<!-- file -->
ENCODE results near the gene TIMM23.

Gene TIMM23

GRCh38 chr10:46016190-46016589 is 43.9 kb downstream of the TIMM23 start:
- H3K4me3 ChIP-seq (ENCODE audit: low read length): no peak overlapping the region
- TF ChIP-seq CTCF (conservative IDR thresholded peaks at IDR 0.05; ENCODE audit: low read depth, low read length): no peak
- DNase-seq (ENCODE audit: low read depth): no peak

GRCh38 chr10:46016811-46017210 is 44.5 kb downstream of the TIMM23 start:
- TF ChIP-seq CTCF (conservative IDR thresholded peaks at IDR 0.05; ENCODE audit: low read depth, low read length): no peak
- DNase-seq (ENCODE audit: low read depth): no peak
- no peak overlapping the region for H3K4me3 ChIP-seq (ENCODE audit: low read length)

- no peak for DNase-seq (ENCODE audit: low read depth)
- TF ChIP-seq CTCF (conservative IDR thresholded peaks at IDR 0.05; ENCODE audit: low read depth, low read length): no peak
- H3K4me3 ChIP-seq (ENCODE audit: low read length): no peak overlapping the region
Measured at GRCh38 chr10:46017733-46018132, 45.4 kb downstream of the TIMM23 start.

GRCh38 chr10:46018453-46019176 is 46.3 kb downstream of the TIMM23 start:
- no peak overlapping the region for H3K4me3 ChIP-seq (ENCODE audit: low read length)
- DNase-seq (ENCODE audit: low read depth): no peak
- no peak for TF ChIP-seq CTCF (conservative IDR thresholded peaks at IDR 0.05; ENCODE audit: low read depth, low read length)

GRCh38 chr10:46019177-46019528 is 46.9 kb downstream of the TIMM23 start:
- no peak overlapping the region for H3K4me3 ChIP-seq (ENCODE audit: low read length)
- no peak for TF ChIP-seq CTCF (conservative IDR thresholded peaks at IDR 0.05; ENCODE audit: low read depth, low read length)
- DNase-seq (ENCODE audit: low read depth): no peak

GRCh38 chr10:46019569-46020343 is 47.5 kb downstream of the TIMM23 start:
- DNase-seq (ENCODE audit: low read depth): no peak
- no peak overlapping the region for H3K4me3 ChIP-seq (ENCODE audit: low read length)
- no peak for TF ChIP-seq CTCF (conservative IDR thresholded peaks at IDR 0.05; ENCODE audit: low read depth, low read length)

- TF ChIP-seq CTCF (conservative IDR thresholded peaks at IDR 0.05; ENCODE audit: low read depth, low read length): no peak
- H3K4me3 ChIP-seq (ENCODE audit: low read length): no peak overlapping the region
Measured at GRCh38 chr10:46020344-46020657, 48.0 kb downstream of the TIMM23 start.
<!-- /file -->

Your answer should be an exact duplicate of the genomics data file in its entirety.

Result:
ENCODE results near the gene TIMM23.

Gene TIMM23

GRCh38 chr10:46016190-46016589 is 43.9 kb downstream of the TIMM23 start:
- H3K4me3 ChIP-seq (ENCODE audit: low read length): no peak overlapping the region
- TF ChIP-seq CTCF (conservative IDR thresholded peaks at IDR 0.05; ENCODE audit: low read depth, low read length): no peak
- DNase-seq (ENCODE audit: low read depth): no peak

GRCh38 chr10:46016811-46017210 is 44.5 kb downstream of the TIMM23 start:
- TF ChIP-seq CTCF (conservative IDR thresholded peaks at IDR 0.05; ENCODE audit: low read depth, low read length): no peak
- DNase-seq (ENCODE audit: low read depth): no peak
- no peak overlapping the region for H3K4me3 ChIP-seq (ENCODE audit: low read length)

- no peak for DNase-seq (ENCODE audit: low read depth)
- TF ChIP-seq CTCF (conservative IDR thresholded peaks at IDR 0.05; ENCODE audit: low read depth, low read length): no peak
- H3K4me3 ChIP-seq (ENCODE audit: low read length): no peak overlapping the region
Measured at GRCh38 chr10:46017733-46018132, 45.4 kb downstream of the TIMM23 start.

GRCh38 chr10:46018453-46019176 is 46.3 kb downstream of the TIMM23 start:
- no peak overlapping the region for H3K4me3 ChIP-seq (ENCODE audit: low read length)
- DNase-seq (ENCODE audit: low read depth): no peak
- no peak for TF ChIP-seq CTCF (conservative IDR thresholded peaks at IDR 0.05; ENCODE audit: low read depth, low read length)

GRCh38 chr10:46019177-46019528 is 46.9 kb downstream of the TIMM23 start:
- no peak overlapping the region for H3K4me3 ChIP-seq (ENCODE audit: low read length)
- no peak for TF ChIP-seq CTCF (conservative IDR thresholded peaks at IDR 0.05; ENCODE audit: low read depth, low read length)
- DNase-seq (ENCODE audit: low read depth): no peak

GRCh38 chr10:46019569-46020343 is 47.5 kb downstream of the TIMM23 start:
- DNase-seq (ENCODE audit: low read depth): no peak
- no peak overlapping the region for H3K4me3 ChIP-seq (ENCODE audit: low read length)
- no peak for TF ChIP-seq CTCF (conservative IDR thresholded peaks at IDR 0.05; ENCODE audit: low read depth, low read length)

- TF ChIP-seq CTCF (conservative IDR thresholded peaks at IDR 0.05; ENCODE audit: low read depth, low read length): no peak
- H3K4me3 ChIP-seq (ENCODE audit: low read length): no peak overlapping the region
Measured at GRCh38 chr10:46020344-46020657, 48.0 kb downstream of the TIMM23 start.